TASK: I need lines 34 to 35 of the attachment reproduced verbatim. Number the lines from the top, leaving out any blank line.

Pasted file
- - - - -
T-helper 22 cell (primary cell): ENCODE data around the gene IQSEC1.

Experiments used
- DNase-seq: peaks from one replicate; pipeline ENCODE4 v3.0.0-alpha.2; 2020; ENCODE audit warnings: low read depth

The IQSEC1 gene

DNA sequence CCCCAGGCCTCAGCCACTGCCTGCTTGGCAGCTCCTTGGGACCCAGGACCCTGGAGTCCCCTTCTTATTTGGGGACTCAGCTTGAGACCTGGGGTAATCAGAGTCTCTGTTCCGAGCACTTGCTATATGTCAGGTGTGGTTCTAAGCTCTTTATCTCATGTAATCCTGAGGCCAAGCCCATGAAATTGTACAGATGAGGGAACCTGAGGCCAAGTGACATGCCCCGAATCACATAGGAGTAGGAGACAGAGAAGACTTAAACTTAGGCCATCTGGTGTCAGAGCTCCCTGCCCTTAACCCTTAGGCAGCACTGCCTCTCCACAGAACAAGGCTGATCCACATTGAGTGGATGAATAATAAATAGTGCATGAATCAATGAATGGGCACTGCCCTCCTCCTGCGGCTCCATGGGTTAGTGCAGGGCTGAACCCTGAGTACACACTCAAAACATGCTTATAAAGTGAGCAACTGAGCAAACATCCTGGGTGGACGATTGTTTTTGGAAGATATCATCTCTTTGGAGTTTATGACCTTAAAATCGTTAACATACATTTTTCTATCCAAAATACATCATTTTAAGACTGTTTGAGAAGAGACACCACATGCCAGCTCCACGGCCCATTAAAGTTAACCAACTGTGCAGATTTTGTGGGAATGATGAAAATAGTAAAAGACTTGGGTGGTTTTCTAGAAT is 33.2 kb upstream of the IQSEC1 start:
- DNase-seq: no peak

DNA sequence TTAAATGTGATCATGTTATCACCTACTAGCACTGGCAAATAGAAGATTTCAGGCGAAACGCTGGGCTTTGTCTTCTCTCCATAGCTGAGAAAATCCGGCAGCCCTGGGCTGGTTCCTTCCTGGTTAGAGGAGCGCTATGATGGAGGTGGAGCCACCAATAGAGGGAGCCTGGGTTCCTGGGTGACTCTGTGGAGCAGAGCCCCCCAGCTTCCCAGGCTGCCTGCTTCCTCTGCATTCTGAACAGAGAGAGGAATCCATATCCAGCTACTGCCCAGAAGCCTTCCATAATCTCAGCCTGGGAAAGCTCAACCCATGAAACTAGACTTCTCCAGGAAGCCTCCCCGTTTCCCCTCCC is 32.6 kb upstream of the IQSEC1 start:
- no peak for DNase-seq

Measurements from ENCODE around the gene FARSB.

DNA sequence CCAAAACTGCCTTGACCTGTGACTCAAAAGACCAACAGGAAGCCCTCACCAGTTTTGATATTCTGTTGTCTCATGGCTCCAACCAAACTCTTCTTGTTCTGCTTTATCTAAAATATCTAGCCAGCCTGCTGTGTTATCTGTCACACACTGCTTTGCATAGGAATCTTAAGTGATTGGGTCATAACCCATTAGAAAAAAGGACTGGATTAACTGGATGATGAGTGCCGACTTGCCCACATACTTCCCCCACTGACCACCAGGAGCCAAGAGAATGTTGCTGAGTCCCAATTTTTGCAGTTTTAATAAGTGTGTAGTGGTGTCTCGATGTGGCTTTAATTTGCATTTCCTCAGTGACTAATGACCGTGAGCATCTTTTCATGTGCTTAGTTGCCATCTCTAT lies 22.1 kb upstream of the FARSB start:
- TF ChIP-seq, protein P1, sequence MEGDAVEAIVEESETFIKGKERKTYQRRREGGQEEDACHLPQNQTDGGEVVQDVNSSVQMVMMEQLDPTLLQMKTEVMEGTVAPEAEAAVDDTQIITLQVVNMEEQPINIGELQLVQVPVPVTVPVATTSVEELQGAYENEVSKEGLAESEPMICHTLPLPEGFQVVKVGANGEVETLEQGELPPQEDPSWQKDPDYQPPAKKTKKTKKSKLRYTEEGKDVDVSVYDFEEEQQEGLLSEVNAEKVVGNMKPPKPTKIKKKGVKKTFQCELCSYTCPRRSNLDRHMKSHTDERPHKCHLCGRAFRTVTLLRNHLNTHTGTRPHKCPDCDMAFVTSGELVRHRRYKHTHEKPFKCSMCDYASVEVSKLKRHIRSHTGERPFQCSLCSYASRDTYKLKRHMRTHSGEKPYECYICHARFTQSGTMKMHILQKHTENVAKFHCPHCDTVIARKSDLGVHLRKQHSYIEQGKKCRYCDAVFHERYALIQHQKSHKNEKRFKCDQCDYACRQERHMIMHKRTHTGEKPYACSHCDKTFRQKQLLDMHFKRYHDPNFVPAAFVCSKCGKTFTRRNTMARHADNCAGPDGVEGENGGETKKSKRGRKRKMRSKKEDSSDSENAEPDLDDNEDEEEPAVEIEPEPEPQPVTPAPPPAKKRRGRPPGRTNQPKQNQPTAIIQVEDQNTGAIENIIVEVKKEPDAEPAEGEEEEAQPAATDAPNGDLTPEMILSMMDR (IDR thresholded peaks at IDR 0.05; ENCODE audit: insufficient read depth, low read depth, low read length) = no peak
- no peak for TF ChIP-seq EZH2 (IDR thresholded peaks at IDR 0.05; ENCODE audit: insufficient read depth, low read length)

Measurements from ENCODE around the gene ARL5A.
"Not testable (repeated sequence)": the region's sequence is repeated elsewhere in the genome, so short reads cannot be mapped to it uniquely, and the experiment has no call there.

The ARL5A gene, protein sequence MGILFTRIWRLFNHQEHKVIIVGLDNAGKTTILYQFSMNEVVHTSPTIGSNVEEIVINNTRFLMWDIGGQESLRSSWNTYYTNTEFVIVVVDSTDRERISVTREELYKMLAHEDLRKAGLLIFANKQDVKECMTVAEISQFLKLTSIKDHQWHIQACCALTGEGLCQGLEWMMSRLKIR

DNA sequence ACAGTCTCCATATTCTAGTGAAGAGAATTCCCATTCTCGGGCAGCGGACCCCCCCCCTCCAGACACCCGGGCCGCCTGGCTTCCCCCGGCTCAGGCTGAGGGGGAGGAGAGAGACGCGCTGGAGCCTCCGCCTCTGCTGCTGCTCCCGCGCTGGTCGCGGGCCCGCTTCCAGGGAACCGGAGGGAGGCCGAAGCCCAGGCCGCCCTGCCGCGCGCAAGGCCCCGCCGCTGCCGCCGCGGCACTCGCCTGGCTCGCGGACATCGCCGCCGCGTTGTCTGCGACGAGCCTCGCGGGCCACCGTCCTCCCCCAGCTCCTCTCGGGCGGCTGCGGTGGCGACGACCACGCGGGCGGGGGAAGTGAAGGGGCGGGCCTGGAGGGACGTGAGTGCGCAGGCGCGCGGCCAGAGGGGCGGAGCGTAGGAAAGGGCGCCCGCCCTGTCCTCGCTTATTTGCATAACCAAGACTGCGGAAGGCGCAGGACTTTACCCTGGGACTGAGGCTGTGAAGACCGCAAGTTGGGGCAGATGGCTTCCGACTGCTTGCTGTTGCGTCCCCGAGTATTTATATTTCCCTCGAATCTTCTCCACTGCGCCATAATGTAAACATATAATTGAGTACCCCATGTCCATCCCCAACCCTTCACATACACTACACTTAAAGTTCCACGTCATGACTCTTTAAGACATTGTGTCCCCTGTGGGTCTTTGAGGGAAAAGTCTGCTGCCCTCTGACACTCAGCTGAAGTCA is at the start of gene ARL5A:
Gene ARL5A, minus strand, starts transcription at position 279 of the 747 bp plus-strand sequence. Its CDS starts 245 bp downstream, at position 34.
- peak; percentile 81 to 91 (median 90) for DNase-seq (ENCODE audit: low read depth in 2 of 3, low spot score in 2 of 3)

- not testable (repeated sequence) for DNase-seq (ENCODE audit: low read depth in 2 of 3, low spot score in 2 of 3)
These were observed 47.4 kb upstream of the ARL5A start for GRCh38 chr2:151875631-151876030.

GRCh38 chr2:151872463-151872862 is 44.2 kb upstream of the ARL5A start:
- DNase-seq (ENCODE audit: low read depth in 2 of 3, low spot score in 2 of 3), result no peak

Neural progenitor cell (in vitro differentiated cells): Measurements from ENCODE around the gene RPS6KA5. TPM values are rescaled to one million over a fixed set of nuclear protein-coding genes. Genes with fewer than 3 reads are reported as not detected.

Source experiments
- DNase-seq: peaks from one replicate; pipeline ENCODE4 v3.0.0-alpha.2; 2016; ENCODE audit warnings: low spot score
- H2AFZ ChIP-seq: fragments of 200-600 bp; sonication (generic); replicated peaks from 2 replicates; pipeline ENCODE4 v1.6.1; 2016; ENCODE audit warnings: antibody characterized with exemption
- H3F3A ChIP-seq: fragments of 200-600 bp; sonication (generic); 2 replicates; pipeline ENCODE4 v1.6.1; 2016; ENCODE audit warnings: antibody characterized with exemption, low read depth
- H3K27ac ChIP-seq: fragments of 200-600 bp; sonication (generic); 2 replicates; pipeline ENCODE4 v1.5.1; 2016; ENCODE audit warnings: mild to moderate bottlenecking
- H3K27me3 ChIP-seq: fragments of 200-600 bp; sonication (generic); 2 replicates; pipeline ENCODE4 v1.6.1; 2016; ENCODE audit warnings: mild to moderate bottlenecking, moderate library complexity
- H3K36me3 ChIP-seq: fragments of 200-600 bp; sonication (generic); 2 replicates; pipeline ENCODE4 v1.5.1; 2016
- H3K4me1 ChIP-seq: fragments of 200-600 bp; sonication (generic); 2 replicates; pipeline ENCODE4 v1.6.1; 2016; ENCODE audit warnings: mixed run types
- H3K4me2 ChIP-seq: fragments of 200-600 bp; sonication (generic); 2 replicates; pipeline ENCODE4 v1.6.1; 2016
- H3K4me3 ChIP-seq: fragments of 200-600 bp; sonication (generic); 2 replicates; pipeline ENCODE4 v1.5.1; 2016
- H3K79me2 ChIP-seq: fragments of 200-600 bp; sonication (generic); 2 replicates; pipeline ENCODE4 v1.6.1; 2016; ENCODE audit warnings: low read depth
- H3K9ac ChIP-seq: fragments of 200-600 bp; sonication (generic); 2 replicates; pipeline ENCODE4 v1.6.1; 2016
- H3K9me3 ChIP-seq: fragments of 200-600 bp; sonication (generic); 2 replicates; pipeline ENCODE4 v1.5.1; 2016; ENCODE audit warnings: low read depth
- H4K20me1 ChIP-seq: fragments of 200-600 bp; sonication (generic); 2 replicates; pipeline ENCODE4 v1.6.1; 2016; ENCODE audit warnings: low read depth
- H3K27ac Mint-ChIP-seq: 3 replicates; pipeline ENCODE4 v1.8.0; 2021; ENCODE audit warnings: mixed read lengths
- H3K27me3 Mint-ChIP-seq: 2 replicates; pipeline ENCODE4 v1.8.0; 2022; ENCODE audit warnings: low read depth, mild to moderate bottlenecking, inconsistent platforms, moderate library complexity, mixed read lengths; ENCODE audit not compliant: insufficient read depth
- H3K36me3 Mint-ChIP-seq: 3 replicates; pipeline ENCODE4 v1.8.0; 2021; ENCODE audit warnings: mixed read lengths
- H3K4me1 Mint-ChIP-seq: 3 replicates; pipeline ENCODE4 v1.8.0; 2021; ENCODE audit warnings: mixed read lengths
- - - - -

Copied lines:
- H3K79me2 ChIP-seq: fragments of 200-600 bp; sonication (generic); 2 replicates; pipeline ENCODE4 v1.6.1; 2016; ENCODE audit warnings: low read depth
- H3K9ac ChIP-seq: fragments of 200-600 bp; sonication (generic); 2 replicates; pipeline ENCODE4 v1.6.1; 2016